Chinese state media quelled India’s apprehension about its neighbour China’s dam ambition along the Brahmaputra River by stating that it was building dams closer to its provinces. India had earlier express concerns about China’s purported plan to build dams along the Brahmaputra River and divert the flow of water.
A media report last month had claimed that China was planning to build a 1,000-km long tunnel to divert water from the Brahmaputra River in Tibet which is known as Yarlung Tsangpo.
The Global Times stated that “the Jinsha, Lancang and Nujiang rivers are famous waterways in Tibet with enormous hydropower potential, but they do not run through India.”
India’s consternation was triggered in 2014 when the Zangmu dam constructed over the Brahmaputra became partially operational. This was one of the first major hydropower project overtaken by China.
“This does not necessarily mean hydropower stations in transboundary rivers flowing from China to India, such as the Yarlung Zangbo River (Brahmaputra), will be isolated from the plan to transfer Tibet’s electricity out, but they may be not the first choice,” stated the article.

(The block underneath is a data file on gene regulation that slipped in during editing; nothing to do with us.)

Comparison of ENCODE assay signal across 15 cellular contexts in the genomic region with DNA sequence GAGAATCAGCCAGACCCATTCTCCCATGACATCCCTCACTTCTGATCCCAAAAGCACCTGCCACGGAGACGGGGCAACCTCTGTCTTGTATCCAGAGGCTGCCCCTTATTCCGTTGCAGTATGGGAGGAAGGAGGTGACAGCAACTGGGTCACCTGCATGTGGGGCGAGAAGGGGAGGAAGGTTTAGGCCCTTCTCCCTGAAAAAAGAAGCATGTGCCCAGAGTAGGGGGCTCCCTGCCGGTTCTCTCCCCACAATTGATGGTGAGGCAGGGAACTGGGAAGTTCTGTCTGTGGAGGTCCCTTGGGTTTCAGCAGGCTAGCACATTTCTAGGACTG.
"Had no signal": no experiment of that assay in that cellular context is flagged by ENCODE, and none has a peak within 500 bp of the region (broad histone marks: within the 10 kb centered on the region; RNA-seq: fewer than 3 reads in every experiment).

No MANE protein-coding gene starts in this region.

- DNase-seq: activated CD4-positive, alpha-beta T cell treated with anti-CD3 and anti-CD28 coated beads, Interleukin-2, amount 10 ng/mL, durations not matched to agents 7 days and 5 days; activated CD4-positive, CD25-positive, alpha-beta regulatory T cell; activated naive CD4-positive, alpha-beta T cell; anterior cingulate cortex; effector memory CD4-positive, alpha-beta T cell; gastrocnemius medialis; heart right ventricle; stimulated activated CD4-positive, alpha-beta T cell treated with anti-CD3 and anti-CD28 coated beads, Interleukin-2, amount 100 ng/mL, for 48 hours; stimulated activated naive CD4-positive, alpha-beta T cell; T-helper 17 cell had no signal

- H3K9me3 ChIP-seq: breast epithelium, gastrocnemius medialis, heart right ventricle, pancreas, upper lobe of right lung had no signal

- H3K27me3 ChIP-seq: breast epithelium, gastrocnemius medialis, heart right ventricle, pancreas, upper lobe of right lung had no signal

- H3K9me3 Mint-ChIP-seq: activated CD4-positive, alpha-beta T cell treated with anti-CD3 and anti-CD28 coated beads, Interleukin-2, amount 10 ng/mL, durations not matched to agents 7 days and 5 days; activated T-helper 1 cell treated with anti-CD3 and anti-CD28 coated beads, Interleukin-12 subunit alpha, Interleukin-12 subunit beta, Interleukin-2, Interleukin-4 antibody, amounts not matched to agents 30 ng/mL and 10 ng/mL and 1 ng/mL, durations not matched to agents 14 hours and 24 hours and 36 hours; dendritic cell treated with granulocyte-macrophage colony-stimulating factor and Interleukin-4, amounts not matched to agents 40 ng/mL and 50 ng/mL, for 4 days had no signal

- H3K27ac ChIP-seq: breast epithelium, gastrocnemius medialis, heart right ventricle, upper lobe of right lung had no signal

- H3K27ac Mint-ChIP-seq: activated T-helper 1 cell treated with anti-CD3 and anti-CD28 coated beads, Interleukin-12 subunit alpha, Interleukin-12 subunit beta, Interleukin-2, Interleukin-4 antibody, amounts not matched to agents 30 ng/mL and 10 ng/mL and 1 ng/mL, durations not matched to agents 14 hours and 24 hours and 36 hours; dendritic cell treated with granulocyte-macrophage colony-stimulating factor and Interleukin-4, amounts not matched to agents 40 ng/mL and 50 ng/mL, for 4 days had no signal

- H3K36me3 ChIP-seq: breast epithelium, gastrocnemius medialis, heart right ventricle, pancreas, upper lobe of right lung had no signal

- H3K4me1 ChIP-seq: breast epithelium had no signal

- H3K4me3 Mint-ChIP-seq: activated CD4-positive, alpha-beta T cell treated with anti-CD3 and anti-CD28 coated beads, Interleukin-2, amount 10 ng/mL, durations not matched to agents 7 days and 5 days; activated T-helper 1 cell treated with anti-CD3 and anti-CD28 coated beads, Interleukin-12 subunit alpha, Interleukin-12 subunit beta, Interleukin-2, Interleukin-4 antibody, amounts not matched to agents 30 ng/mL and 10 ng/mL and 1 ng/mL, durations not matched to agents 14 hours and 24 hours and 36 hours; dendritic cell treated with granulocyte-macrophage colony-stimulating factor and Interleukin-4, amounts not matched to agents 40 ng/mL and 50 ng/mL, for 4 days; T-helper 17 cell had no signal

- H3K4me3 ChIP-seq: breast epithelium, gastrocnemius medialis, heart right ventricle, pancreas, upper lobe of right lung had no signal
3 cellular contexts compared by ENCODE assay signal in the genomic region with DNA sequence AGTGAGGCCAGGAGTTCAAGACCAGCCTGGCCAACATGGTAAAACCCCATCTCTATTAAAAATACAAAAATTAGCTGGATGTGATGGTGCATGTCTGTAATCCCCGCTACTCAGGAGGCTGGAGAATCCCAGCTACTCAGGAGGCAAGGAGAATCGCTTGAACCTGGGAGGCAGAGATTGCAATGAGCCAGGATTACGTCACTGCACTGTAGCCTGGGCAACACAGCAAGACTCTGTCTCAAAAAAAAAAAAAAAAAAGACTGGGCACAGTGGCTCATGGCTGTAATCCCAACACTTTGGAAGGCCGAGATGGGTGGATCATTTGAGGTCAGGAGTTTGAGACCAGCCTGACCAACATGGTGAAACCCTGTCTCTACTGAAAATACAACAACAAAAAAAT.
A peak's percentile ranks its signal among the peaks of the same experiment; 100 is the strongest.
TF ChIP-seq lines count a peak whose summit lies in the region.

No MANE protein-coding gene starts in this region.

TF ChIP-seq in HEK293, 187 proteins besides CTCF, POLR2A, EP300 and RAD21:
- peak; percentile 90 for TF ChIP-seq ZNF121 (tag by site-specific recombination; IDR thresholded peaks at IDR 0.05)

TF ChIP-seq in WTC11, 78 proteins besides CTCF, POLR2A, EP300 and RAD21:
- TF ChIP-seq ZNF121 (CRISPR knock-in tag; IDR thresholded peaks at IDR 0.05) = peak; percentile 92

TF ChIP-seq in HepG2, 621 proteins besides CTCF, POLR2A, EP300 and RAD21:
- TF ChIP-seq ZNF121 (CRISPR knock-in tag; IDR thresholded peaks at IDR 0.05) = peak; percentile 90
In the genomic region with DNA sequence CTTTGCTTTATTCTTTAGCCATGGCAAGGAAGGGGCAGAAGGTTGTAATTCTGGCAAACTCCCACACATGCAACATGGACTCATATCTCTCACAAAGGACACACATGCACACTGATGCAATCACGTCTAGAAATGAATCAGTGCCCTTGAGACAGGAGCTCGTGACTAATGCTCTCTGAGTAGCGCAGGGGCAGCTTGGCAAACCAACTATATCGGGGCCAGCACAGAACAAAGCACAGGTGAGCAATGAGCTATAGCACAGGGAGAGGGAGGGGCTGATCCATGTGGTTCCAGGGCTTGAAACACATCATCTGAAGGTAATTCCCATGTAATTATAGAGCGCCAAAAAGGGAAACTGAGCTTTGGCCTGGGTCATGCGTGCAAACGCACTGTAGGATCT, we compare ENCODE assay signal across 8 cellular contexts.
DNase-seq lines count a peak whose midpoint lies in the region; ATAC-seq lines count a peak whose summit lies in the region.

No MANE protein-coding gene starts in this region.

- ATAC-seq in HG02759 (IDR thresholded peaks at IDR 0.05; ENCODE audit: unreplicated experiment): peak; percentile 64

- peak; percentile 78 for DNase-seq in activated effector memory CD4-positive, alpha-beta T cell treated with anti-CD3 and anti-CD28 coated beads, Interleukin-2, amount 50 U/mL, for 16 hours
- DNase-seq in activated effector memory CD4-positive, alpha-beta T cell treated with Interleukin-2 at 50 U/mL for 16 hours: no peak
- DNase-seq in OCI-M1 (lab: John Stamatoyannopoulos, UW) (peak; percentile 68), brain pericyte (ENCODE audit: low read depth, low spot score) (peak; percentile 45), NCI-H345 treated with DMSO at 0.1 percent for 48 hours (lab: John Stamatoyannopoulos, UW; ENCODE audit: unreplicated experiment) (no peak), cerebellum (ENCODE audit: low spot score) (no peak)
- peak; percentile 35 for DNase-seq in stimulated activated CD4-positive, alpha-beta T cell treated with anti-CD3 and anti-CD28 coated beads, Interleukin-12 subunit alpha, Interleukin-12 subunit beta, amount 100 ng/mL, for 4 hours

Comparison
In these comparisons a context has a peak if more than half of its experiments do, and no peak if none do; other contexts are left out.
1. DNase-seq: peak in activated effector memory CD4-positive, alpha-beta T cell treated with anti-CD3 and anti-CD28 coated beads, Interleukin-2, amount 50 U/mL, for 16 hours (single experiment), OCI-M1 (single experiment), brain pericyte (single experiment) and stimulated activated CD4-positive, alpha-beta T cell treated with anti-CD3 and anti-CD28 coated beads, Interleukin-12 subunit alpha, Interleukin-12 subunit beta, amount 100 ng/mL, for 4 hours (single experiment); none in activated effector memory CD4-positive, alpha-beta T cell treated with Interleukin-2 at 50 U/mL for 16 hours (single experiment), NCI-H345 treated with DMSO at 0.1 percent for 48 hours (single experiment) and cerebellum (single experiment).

It also said that the exploitation of hydropower resources will be concentrated on regions along the Jinsha River, Lancang River and Nujiang River which are closely interlinked near Tibetan provinces.
“To transfer Tibet’s electricity out, the exploitation of hydropower resources in the region is likely to be mainly concentrated on the Jinsha River, Lancang River and Nujiang River, which are located close to the border area between Tibet and other Chinese provinces,” it said.
China’s hydropower ambitions have long been a growing concern for India which is mainly dependant on rivers flowing from Tibet. While China has expressed that it’s ambitions will not create dissension with India, the long term repercussions of the plans remain to be seen.